With that in mind, there's an argument to be made that Google couldn't offer the same level of service without the same level of information, due either to the fact that the information is the price they ask you to pay for their otherwise free services or because they actually need the information to make the service itself better. Thus while you claim you only speak for yourself, you're actually proposing a solution that would impact everybody. The OP's suggestion was, in my mind, the correct one: Rather than forcing your views on everybody in that manner, if you're uncomfortable with Google having so much information about you, you should just not give it to them by not using their services.

Your concerns about privacy are valid, the decisions should just be made by each individual for himself.

Re:I think this stuff should all be spun off (1)

jacquesm (154384) | more than 5 years ago | (#24656161)

I agree with you that in the case of a breakup you'd be doing that for nothing if you did not include a 'chinese walls' provision in there.

In what way the actual services would be impacted by having them as individual corporations instead of one mega corp is something to be researched, off the top of my head I think the biggest impact would be 'single signon' (which is something google has only recently moved towards with their 'google account'), what other real impact there would be on the quality of the services is not immediately apparent but I can not imagine that it would be very large (but then again, I could very well be wrong in that).

Avoiding the use of googles various services is getting harder and harder, especially with the way they've been buying up competitors to their own offerings. (Youtube is the biggest example of this, but doubleclick definitely figures in there).

The reason why I think that this needs oversight rather than individual or 'market driven' decisions is because people usually don't care about their privacy until there is a big enough breach and by then it is (much) too late, and because a corporation would never take such steps voluntarily.

Re:I think this stuff should all be spun ofSUCCESS (1)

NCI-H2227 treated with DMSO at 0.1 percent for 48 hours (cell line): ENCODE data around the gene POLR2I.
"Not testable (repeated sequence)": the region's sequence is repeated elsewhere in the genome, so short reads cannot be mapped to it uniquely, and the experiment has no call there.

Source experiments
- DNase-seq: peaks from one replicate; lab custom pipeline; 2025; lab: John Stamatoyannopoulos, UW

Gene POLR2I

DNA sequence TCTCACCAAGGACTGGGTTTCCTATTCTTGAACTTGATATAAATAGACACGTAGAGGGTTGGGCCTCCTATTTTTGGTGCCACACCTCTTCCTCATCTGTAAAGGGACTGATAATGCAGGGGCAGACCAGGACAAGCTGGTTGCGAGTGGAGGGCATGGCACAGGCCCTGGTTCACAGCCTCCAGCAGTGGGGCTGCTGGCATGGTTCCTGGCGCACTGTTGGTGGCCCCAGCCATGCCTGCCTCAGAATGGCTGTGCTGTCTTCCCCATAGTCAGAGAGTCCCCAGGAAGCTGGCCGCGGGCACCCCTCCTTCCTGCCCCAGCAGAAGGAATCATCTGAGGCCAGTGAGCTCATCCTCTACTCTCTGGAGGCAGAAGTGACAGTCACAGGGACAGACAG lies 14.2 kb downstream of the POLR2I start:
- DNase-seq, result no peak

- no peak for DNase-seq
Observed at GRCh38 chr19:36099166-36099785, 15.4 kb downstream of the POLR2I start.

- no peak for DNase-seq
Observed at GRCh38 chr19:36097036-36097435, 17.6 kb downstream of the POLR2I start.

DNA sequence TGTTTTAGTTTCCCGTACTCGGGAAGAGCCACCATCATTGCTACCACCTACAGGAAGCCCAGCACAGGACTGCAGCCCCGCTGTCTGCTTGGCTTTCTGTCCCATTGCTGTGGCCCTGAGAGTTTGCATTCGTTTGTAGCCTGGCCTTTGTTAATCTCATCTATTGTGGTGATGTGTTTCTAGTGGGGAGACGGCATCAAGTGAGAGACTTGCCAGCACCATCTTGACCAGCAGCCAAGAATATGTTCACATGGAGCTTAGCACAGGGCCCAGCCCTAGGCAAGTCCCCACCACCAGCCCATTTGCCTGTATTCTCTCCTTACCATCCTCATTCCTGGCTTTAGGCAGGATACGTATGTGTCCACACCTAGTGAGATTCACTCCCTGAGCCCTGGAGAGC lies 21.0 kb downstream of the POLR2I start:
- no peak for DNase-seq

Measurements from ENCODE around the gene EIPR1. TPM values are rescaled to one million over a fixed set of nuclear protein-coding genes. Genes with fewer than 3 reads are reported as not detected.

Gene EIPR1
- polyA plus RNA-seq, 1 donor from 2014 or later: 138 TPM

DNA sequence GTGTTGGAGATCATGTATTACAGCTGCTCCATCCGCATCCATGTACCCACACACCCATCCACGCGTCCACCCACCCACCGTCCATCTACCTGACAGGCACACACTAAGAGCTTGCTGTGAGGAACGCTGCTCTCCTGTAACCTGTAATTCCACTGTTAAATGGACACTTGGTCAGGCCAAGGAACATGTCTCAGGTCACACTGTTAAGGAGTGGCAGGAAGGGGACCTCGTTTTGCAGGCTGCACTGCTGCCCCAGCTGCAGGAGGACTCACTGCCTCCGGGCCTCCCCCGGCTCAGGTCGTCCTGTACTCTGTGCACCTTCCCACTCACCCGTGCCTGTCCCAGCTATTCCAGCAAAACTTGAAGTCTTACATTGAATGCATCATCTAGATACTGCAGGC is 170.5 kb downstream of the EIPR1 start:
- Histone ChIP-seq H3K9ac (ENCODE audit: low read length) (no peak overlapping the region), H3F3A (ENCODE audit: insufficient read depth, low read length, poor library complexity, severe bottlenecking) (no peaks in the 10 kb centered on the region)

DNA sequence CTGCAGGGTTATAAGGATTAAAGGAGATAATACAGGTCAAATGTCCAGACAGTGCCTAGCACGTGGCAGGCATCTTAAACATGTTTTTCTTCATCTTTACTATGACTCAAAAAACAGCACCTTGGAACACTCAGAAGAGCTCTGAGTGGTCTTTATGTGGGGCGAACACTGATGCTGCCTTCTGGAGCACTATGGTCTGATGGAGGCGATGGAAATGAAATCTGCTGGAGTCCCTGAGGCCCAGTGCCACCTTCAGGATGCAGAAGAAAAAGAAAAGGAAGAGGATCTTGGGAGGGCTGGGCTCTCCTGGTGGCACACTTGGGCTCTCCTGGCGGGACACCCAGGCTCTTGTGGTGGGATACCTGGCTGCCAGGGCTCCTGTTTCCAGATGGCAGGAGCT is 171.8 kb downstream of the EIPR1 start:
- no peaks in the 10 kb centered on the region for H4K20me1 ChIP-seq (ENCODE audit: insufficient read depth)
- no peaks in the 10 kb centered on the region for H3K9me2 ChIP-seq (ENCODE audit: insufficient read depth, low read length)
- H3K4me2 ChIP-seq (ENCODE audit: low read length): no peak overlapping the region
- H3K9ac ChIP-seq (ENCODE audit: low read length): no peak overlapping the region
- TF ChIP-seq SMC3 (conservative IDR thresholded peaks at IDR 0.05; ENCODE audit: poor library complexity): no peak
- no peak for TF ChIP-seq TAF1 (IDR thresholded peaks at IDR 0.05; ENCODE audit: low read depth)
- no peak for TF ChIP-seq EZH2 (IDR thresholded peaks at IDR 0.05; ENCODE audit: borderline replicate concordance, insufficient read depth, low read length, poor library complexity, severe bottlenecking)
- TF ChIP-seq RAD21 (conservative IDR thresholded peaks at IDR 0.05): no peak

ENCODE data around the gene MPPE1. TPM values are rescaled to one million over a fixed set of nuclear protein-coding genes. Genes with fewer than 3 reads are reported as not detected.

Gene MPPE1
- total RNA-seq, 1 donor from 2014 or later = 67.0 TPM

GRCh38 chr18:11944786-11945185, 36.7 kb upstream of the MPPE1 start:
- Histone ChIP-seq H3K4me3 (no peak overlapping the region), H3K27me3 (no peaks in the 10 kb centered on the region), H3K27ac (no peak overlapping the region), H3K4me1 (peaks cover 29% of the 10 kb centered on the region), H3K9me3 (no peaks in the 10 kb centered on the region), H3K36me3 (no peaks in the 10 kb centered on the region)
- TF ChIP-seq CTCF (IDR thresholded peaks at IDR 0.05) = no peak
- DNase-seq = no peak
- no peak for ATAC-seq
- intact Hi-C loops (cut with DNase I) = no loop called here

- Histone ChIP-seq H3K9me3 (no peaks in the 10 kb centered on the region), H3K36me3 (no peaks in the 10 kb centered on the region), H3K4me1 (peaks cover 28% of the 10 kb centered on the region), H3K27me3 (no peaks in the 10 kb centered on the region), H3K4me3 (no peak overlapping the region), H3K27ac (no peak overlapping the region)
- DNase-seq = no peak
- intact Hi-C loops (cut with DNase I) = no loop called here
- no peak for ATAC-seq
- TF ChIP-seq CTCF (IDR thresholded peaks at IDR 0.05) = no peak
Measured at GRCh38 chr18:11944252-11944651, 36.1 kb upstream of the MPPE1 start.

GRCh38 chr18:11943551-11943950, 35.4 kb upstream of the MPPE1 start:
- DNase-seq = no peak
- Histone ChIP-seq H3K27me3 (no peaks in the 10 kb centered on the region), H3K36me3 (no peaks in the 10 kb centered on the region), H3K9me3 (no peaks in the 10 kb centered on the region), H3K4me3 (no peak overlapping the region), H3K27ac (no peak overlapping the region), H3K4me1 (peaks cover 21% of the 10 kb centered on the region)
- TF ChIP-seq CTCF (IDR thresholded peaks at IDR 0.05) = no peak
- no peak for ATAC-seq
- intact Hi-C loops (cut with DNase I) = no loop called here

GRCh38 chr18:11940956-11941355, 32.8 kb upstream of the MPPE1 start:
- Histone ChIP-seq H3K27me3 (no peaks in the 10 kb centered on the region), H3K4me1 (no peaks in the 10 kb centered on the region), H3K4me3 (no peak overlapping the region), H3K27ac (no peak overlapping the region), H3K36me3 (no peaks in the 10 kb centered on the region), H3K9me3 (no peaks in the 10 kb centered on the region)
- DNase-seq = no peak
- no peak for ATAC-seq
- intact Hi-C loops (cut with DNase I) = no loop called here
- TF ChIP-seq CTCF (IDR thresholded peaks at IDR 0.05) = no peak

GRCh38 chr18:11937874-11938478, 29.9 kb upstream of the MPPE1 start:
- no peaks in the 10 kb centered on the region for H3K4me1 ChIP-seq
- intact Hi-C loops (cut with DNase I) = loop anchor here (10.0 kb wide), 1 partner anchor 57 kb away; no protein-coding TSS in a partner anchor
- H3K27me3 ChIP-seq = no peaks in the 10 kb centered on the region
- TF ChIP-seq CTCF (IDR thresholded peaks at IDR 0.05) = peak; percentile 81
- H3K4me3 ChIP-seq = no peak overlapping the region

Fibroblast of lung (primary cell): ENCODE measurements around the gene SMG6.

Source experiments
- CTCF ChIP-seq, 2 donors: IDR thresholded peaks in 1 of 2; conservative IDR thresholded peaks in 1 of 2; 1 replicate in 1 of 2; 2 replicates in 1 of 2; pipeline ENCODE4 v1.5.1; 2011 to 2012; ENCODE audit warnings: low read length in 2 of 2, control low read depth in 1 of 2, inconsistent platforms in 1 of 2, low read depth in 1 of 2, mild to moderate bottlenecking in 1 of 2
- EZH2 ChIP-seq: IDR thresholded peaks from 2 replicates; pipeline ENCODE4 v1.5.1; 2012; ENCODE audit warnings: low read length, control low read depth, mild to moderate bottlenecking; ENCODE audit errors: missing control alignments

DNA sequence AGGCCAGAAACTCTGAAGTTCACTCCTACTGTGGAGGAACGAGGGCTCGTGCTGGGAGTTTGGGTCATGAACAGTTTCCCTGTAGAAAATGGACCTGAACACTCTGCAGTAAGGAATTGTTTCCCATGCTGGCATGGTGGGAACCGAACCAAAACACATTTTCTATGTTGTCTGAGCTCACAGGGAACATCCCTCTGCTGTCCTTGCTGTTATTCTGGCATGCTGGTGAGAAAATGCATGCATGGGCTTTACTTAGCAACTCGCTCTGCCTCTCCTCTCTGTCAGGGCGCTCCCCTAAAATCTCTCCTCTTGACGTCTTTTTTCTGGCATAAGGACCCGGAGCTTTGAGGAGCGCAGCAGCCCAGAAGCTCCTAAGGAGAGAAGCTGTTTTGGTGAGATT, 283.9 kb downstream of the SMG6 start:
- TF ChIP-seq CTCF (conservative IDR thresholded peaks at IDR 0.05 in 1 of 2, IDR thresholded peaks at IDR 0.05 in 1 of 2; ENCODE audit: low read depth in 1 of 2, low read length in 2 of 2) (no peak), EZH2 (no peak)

Nom du Keyboard (633989) | more than 5 years ago | (#24655491)

Pretty soon they'll know your current location, what you've been searching for all your life,

If they know all that, and know where to find it (what I've been searching for all my life) for me, they will then become the biggest success ever.

Re:I think this stuff should all be spun off (1)

anomnomnomymous (1321267) | more than 5 years ago | (#24655683)

That much information in the hands of one party is asking for trouble, either because they'll have a breach sooner or later (hopefully later) or because they find new 'creative' uses for all that data about you.

Why later? I rather have them breached as soon as possible, before they indeed aggregrate all that other information besides my email-convos: That way people would be more aware of the problem that might arise when one company has all that info on a person.

I don't have that problem.... (1)

BitterOldGUy (1330491) | more than 5 years ago | (#24655767)

I just use a low profile fake user persona on Google:

John Bush Obama-McCain.

Re:I think this stuff should all be spun off (5, Funny)

Ihmhi (1206036) | more than 5 years ago | (#24655861)

Pretty soon they'll know your current location, what you've been searching for all your life, who you've been talking to and what you had for breakfast, as well as the contents of your email and your various documents.

Good, maybe Google can help me find a girlfriend who isn't a crazy whore.